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Colonial Bentgrass is an aggressive cool-season grass

Colonial Bentgrass

Colonial Bentgrass

Colonial bentgrass is a cool-season grass that thrives in cool coastal weather. It is adapted to coastal regions in northern California where it is used for general lawn areas. It does best in cool, humid weather and can tolerate some shade.

Moderate to high maintenance. It has a low tolerance for heat, salinity, water stress and traffic. It requires frequent irrigation, aerating and dethatching, and a relatively high level of fertilizer. Colonial bentgrass is slow to recover from moderate wear. 'Highland' is a cultivar of colonial bentgrass that tends to have a slightly higher tolerance for heat and drought.

  • Cannot stand as much traffic as creeping bentgrass;

  • Has disease problems similar to creeping bentgrass;

  • Not widely used in the Midwest

  • Does not have the stress tolerance of creeping bentgrass; Intolerant of some herbicides;

  • Prone to thatch development;

  • May lack uniformity due to heterogeneity of types.

Colonial bentgrass is a perennial plant which means it lives or continues more than 2 years, whether it retains its leaves in winter or not. Currently colonial bentgrass can be found in"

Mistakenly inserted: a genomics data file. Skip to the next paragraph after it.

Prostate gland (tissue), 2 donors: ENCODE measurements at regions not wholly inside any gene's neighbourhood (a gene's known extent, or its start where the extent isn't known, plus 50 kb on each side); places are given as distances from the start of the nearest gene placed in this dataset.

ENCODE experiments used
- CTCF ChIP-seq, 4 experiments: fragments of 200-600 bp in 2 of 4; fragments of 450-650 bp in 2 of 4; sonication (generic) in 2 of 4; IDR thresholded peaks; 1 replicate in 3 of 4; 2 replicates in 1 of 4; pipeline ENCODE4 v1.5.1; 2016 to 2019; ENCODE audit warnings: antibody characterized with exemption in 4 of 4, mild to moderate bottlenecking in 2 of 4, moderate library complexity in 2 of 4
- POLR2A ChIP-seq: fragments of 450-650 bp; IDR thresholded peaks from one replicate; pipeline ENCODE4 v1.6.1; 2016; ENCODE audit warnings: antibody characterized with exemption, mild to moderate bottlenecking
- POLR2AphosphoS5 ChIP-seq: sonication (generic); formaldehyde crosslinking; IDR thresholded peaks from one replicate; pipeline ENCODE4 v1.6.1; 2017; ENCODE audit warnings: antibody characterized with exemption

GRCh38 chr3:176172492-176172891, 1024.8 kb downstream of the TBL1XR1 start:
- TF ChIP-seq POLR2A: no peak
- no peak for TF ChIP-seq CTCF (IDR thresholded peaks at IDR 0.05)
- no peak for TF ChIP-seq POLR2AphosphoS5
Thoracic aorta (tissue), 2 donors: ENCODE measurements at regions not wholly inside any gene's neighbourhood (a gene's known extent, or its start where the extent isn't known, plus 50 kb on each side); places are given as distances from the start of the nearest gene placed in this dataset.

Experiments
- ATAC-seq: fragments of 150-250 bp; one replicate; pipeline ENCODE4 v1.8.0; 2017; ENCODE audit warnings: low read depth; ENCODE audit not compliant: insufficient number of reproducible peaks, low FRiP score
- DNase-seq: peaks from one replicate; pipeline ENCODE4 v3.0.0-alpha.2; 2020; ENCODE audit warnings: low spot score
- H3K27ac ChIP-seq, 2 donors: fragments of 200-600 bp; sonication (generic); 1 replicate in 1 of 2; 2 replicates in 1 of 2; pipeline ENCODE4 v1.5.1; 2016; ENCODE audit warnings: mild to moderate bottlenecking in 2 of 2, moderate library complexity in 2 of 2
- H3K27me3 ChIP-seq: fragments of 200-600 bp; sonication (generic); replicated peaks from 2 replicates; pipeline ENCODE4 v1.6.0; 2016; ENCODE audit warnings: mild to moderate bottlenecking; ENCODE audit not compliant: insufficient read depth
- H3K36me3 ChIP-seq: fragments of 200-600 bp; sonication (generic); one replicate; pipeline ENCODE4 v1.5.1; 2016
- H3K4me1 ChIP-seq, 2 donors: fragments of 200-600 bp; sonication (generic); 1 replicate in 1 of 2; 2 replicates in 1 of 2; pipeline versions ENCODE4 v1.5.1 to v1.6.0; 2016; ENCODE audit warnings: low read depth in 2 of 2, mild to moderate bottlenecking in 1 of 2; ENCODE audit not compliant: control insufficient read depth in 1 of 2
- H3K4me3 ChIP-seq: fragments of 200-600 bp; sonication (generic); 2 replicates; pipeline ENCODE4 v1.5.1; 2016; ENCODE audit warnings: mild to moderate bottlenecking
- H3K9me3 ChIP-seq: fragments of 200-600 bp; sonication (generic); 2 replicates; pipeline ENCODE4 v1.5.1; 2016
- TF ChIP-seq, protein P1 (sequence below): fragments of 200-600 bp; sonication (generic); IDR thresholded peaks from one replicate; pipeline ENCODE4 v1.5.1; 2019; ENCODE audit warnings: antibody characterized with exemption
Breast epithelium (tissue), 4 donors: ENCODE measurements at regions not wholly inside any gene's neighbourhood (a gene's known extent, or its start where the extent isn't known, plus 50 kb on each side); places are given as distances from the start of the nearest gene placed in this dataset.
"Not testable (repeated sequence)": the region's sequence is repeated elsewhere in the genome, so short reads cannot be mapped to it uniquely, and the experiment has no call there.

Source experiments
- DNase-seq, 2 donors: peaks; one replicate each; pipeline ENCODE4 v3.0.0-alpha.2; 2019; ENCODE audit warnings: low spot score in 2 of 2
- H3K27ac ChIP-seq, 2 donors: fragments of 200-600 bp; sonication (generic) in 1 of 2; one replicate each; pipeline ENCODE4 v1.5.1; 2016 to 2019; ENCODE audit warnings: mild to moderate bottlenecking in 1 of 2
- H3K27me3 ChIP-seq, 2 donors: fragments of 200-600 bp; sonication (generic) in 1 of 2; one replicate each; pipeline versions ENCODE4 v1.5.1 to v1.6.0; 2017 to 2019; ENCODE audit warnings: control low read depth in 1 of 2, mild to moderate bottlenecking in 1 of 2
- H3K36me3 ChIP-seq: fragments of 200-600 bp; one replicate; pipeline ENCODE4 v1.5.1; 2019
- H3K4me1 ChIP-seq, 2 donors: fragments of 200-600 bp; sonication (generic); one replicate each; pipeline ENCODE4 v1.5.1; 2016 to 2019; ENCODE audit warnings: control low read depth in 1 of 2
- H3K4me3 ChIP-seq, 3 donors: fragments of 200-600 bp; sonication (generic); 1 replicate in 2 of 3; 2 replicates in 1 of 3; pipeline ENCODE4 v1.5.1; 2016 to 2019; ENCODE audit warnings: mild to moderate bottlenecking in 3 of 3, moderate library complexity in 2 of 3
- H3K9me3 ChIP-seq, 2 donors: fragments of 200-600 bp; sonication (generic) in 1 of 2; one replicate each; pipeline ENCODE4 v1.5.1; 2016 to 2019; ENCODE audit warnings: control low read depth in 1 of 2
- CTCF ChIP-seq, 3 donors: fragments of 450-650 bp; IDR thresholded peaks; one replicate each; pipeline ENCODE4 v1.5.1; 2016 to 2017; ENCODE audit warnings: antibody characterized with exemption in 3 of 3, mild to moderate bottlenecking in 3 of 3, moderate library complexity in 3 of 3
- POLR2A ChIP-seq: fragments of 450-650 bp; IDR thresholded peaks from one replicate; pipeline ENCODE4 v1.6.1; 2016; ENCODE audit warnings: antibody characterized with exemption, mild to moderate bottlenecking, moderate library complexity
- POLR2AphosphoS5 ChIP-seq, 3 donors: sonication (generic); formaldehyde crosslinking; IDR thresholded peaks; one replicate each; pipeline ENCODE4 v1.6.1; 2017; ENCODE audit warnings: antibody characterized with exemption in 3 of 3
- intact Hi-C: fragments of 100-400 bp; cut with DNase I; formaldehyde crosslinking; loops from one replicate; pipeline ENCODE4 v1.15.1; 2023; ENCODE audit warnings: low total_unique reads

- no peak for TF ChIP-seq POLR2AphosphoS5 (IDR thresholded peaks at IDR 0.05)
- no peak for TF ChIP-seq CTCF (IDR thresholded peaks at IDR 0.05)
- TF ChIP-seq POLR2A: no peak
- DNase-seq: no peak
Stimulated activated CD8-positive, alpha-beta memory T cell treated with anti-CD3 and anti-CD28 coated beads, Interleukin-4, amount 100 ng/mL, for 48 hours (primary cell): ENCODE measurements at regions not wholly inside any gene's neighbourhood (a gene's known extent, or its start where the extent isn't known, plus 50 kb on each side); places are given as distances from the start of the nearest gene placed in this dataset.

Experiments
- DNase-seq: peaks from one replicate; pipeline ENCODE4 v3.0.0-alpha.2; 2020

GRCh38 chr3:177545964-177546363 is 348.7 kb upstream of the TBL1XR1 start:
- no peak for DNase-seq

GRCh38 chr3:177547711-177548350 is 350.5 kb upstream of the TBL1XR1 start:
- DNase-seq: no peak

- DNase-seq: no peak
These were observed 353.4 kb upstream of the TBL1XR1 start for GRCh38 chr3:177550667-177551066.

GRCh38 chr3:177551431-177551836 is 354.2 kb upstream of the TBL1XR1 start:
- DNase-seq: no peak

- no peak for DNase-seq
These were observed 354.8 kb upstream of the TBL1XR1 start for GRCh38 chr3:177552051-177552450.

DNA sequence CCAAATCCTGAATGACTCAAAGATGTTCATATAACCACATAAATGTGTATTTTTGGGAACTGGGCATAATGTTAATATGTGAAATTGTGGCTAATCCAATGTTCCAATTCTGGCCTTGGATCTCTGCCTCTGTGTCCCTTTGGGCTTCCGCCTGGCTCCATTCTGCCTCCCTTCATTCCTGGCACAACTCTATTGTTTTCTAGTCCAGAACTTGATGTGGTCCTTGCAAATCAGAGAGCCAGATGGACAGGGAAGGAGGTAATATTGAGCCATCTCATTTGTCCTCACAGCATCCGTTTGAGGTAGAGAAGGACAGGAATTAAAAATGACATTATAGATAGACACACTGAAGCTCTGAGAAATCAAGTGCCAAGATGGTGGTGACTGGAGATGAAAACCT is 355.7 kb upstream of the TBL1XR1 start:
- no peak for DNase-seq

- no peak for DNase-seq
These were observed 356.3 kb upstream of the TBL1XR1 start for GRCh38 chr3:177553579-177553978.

California
Connecticut
Illinois
Maine
Massachusetts
Michigan
Missouri
New Hampshire
North Carolina
Rhode Island
Vermont
Virginia
West Virginia

Aggressive Cool Season Grass

Overall, Colonial Bentgrass is an aggressive cool-season grass. Much like Creeping and Velvet Bentgrass, Colonial Bentgrass is mainly found on high maintenance golf course greens, tees, fairways, croquet courts, tennis courts and lawn bowling greens. Color ranges from greenish yellow to medium dark green.

This perennial turf grass is a native to Europe and is utilized all over the Pacific Northwest and Northeast. Its spreading tolerance is minimal compared to Creeping Bentgrass and does not require a close mowing. Colonial Bentgrass does require a well prepared seed bed when planting, frequent irrigation and a high level of fertilizer. Colonial bentgrass doesn’t blend well with other grasses and is slow to establish. Colonial bentgrass can be kept a little bit taller than Creeping Bentgrass and would be a better choice for a lawn for those seeking a golf-course type lawn, plus the higher maintenance required for bentgrass type grasses.